What is more important, the means or the end?
I’ve been wondering what matters most: The end result of what we’re working towards or the means by which we get there.
In terms of photography, this question often drifts into my mind as I’m processing images. I often question how much processing is too much. Is there a point where as a photographer, I can become too reliant on raw, Lightroom and Photoshop to produce the end result. It’s often an endless debate with myself that has no conclusion. I came across this quote from Abraham Lincoln which sparked my thinking but it also brought a line of truth that really struck a chord with me;
‘If I were to try to read, much less answer, all the attacks made on me, this shop might as well be closed for any other business. I do the very best I know how, the very best I can, and I mean to keep doing so until the end. If the end brings me out all right, what is said against me won’t amount to anything. If the end brings me out wrong, ten angels swearing I was right would make no difference.’
Thinking about means and ends brought me to honesty some reason, at a deeper level they seem interconnected. Honesty meaning; displaying integrity and being truthful. I’ve found that being honest with myself is the best technique and method I can use to achieve the desired balance between means and ends. Only we know what we believe and whether or not we’re honouring it and how truthful we are being to ourselves. Thomas Jefferson once put it as honesty being the first chapter in the book of wisdom. When I’m out shooting a scene the first thing I look for is how I want the end result to look and the second is how I achieve that.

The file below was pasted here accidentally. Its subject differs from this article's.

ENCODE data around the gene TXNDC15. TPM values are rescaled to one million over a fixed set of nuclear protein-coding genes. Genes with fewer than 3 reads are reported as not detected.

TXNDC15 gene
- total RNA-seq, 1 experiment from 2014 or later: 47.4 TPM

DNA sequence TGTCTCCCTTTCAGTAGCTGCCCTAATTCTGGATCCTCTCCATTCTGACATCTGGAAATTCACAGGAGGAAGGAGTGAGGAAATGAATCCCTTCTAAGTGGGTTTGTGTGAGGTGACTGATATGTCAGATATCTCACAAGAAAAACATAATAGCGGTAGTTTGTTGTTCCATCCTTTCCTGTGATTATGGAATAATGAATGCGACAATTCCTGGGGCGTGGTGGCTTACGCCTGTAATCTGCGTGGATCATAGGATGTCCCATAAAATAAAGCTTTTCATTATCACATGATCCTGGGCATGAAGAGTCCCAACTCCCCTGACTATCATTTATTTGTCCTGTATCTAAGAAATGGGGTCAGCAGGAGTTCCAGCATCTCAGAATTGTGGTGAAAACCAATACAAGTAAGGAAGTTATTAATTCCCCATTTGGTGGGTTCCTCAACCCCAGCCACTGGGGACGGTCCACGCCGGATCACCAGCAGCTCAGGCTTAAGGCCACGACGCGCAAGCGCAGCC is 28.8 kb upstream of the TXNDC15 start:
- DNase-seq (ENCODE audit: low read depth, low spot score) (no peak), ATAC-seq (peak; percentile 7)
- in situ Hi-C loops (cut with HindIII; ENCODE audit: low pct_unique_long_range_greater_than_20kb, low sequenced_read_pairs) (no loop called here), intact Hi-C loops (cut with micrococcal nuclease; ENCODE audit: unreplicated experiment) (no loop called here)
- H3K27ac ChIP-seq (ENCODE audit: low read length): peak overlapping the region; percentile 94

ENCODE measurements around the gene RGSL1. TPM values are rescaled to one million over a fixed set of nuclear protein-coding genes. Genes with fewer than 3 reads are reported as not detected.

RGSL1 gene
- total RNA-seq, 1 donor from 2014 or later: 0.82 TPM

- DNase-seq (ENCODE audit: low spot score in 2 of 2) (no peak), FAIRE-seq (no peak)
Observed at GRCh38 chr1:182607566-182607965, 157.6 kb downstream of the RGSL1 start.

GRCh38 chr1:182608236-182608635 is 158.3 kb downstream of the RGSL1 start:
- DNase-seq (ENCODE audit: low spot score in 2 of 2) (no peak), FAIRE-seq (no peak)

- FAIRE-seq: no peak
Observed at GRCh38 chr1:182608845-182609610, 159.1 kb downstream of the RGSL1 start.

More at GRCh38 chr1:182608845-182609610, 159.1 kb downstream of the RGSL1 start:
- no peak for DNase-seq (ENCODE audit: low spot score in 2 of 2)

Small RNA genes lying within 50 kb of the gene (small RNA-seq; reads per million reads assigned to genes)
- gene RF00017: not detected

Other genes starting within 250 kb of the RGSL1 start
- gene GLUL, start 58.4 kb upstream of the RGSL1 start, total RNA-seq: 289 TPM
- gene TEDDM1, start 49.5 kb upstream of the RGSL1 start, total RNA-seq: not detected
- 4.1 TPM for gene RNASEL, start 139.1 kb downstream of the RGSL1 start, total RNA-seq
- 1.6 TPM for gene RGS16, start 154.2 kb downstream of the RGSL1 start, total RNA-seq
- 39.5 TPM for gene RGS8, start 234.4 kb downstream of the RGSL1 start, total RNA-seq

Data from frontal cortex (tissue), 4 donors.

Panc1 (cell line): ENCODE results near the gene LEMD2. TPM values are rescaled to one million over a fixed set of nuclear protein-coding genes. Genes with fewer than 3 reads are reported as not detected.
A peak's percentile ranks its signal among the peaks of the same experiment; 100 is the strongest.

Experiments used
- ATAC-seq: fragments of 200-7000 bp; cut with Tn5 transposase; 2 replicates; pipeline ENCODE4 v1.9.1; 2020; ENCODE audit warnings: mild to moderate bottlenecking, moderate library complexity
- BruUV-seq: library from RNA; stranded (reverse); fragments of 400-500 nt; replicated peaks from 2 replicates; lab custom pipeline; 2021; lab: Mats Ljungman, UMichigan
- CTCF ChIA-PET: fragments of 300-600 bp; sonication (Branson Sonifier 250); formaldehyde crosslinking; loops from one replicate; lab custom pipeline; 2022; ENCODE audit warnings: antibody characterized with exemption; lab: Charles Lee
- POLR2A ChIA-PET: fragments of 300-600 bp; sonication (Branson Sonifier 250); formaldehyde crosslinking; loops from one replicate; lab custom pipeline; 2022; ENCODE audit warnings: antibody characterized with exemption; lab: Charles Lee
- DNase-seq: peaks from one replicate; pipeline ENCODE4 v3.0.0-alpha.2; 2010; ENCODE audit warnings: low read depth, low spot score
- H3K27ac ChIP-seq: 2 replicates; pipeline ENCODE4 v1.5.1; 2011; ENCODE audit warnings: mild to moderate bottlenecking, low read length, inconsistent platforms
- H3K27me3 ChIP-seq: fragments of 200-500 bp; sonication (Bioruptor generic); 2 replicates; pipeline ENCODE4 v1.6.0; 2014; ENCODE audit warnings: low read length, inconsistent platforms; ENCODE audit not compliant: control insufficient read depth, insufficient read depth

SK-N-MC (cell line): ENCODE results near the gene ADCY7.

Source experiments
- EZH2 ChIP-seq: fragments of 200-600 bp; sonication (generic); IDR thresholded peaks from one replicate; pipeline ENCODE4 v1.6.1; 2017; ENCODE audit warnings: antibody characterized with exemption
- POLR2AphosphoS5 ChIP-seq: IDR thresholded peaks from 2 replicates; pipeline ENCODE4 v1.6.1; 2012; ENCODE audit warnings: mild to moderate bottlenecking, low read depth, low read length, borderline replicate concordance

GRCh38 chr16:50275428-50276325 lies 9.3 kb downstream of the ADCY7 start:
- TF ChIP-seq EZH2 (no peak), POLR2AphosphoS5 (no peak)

The speed and pace that we seem to live in these days is just getting faster and faster. Decisions need to be made quickly and they all appear to be important in some way, shape or form. While I was out looking a for composition recently it dawned on me that I was searching for something, rather than taking in what was in front of me. Honesty, wisdom, means and ends all seemed to be forgotten in the desire to get a task done. What I need to be able to do was switch my brain off, to slow it down, completely change my mind-set or adjust my state of mind.
A mind-set is a powerful thing. It can encourage us, influence us, persuade us and even stop us from doing things. It can have a big impact on the decisions we make and how we make them. So the question is, what is the best way to achieve a change in mind-set (or slow brain time) so I don’t miss those exciting compositions that a photographer can wait days to capture.
While wandering up a creek at Bathunes Gully, I managed to change my mind-set and switch to slow brain thinking. All of a sudden a more meaningful composition formed in-front of me. It became more about seeing creative beauty than following structured rules of composition. I can honestly say the resulting photography was created from a focus of means rather than ends.